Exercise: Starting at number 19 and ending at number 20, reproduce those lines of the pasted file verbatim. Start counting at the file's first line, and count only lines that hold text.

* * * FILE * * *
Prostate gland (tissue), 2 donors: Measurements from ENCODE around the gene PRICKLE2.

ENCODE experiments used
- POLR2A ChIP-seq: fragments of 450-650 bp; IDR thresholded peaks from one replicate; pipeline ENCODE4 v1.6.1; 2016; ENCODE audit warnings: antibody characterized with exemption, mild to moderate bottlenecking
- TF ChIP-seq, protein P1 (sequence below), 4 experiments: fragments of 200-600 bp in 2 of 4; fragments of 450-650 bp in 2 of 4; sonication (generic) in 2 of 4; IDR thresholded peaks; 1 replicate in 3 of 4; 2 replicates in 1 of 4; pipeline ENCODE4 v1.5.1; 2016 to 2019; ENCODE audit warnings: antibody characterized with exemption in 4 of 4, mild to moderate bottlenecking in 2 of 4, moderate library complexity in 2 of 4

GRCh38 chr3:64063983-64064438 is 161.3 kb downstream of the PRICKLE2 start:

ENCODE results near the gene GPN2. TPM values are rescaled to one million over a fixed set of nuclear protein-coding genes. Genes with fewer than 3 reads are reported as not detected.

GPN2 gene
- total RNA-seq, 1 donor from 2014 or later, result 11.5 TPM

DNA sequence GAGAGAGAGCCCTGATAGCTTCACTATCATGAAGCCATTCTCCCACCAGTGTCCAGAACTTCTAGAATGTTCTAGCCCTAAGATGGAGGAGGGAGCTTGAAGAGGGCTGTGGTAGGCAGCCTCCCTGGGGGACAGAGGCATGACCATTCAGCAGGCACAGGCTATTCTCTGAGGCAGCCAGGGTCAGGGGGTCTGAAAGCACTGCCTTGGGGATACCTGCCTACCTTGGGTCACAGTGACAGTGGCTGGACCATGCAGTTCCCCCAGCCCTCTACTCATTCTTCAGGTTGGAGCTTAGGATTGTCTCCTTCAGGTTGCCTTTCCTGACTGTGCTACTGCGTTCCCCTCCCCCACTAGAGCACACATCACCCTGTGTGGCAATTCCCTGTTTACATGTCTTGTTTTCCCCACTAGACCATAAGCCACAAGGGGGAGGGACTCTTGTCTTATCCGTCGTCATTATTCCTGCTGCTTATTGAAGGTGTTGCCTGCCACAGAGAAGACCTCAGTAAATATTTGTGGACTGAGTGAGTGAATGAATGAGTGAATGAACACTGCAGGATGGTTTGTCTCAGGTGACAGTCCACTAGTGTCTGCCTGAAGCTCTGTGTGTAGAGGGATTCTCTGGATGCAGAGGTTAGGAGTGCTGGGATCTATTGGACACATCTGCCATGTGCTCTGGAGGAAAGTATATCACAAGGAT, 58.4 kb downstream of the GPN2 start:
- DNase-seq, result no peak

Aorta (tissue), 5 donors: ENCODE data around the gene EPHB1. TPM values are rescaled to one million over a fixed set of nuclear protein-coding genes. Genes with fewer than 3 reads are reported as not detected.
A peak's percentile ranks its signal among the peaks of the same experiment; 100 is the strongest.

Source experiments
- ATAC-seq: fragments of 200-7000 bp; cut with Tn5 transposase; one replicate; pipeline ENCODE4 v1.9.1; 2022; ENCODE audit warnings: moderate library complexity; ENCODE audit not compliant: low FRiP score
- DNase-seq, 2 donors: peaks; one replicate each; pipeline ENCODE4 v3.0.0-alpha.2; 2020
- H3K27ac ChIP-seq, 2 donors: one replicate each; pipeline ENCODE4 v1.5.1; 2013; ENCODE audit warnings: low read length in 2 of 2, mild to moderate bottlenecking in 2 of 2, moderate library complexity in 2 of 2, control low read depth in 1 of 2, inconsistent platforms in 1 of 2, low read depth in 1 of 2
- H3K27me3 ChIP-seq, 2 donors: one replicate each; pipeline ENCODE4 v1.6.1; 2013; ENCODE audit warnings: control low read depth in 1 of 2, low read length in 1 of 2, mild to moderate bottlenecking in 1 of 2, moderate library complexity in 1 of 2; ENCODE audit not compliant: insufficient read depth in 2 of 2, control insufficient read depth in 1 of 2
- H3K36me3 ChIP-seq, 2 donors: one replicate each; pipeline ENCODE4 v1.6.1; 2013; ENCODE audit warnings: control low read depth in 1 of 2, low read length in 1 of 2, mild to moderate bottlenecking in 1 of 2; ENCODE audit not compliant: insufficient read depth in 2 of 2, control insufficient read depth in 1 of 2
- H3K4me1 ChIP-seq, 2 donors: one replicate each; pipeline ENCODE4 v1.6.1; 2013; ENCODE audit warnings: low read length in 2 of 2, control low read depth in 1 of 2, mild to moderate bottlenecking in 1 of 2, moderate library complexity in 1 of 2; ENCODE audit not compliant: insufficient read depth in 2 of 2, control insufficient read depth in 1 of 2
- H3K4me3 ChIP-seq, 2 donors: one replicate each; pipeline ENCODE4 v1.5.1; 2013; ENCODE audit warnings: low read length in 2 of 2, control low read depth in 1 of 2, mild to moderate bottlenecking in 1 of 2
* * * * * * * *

- H3K4me1 ChIP-seq, 2 donors: one replicate each; pipeline ENCODE4 v1.6.1; 2013; ENCODE audit warnings: low read length in 2 of 2, control low read depth in 1 of 2, mild to moderate bottlenecking in 1 of 2, moderate library complexity in 1 of 2; ENCODE audit not compliant: insufficient read depth in 2 of 2, control insufficient read depth in 1 of 2
- H3K4me3 ChIP-seq, 2 donors: one replicate each; pipeline ENCODE4 v1.5.1; 2013; ENCODE audit warnings: low read length in 2 of 2, control low read depth in 1 of 2, mild to moderate bottlenecking in 1 of 2